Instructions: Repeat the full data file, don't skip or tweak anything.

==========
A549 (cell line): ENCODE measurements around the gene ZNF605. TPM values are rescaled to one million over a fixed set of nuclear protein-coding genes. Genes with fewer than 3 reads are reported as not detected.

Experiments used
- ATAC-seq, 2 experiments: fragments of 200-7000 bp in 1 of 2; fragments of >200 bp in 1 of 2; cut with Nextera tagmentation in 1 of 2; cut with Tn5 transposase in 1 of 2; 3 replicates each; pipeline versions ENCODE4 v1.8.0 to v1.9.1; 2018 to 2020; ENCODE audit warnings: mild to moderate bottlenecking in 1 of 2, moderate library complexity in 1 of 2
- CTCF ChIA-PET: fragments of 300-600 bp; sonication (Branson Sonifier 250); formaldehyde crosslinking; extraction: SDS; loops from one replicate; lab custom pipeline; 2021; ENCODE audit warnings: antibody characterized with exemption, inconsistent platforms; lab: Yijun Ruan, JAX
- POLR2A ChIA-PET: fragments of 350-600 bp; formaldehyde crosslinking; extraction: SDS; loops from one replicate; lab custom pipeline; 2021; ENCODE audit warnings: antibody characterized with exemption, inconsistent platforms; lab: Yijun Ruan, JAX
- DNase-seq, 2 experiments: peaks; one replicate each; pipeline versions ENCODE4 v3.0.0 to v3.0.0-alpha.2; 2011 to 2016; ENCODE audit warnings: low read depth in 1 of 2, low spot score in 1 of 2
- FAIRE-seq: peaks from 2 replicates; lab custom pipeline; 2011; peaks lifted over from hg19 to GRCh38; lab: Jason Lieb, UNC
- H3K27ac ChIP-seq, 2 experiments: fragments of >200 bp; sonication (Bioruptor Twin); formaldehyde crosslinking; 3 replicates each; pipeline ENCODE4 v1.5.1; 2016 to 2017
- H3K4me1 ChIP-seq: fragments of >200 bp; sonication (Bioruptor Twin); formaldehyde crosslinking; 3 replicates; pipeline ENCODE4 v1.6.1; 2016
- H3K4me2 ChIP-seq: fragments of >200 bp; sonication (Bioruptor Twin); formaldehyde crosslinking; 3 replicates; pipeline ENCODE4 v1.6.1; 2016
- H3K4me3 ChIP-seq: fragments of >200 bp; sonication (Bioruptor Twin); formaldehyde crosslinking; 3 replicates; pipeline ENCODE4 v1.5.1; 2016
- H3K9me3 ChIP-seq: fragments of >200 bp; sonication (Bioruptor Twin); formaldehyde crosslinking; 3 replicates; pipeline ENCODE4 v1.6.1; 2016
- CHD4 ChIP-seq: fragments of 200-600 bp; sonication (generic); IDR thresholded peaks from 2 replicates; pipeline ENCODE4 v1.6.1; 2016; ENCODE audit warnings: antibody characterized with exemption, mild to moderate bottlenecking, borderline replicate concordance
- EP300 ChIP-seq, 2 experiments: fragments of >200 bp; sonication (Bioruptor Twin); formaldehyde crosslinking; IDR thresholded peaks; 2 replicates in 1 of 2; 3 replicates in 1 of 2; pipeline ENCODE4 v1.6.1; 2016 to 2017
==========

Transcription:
A549 (cell line): ENCODE measurements around the gene ZNF605. TPM values are rescaled to one million over a fixed set of nuclear protein-coding genes. Genes with fewer than 3 reads are reported as not detected.

Experiments used
- ATAC-seq, 2 experiments: fragments of 200-7000 bp in 1 of 2; fragments of >200 bp in 1 of 2; cut with Nextera tagmentation in 1 of 2; cut with Tn5 transposase in 1 of 2; 3 replicates each; pipeline versions ENCODE4 v1.8.0 to v1.9.1; 2018 to 2020; ENCODE audit warnings: mild to moderate bottlenecking in 1 of 2, moderate library complexity in 1 of 2
- CTCF ChIA-PET: fragments of 300-600 bp; sonication (Branson Sonifier 250); formaldehyde crosslinking; extraction: SDS; loops from one replicate; lab custom pipeline; 2021; ENCODE audit warnings: antibody characterized with exemption, inconsistent platforms; lab: Yijun Ruan, JAX
- POLR2A ChIA-PET: fragments of 350-600 bp; formaldehyde crosslinking; extraction: SDS; loops from one replicate; lab custom pipeline; 2021; ENCODE audit warnings: antibody characterized with exemption, inconsistent platforms; lab: Yijun Ruan, JAX
- DNase-seq, 2 experiments: peaks; one replicate each; pipeline versions ENCODE4 v3.0.0 to v3.0.0-alpha.2; 2011 to 2016; ENCODE audit warnings: low read depth in 1 of 2, low spot score in 1 of 2
- FAIRE-seq: peaks from 2 replicates; lab custom pipeline; 2011; peaks lifted over from hg19 to GRCh38; lab: Jason Lieb, UNC
- H3K27ac ChIP-seq, 2 experiments: fragments of >200 bp; sonication (Bioruptor Twin); formaldehyde crosslinking; 3 replicates each; pipeline ENCODE4 v1.5.1; 2016 to 2017
- H3K4me1 ChIP-seq: fragments of >200 bp; sonication (Bioruptor Twin); formaldehyde crosslinking; 3 replicates; pipeline ENCODE4 v1.6.1; 2016
- H3K4me2 ChIP-seq: fragments of >200 bp; sonication (Bioruptor Twin); formaldehyde crosslinking; 3 replicates; pipeline ENCODE4 v1.6.1; 2016
- H3K4me3 ChIP-seq: fragments of >200 bp; sonication (Bioruptor Twin); formaldehyde crosslinking; 3 replicates; pipeline ENCODE4 v1.5.1; 2016
- H3K9me3 ChIP-seq: fragments of >200 bp; sonication (Bioruptor Twin); formaldehyde crosslinking; 3 replicates; pipeline ENCODE4 v1.6.1; 2016
- CHD4 ChIP-seq: fragments of 200-600 bp; sonication (generic); IDR thresholded peaks from 2 replicates; pipeline ENCODE4 v1.6.1; 2016; ENCODE audit warnings: antibody characterized with exemption, mild to moderate bottlenecking, borderline replicate concordance
- EP300 ChIP-seq, 2 experiments: fragments of >200 bp; sonication (Bioruptor Twin); formaldehyde crosslinking; IDR thresholded peaks; 2 replicates in 1 of 2; 3 replicates in 1 of 2; pipeline ENCODE4 v1.6.1; 2016 to 2017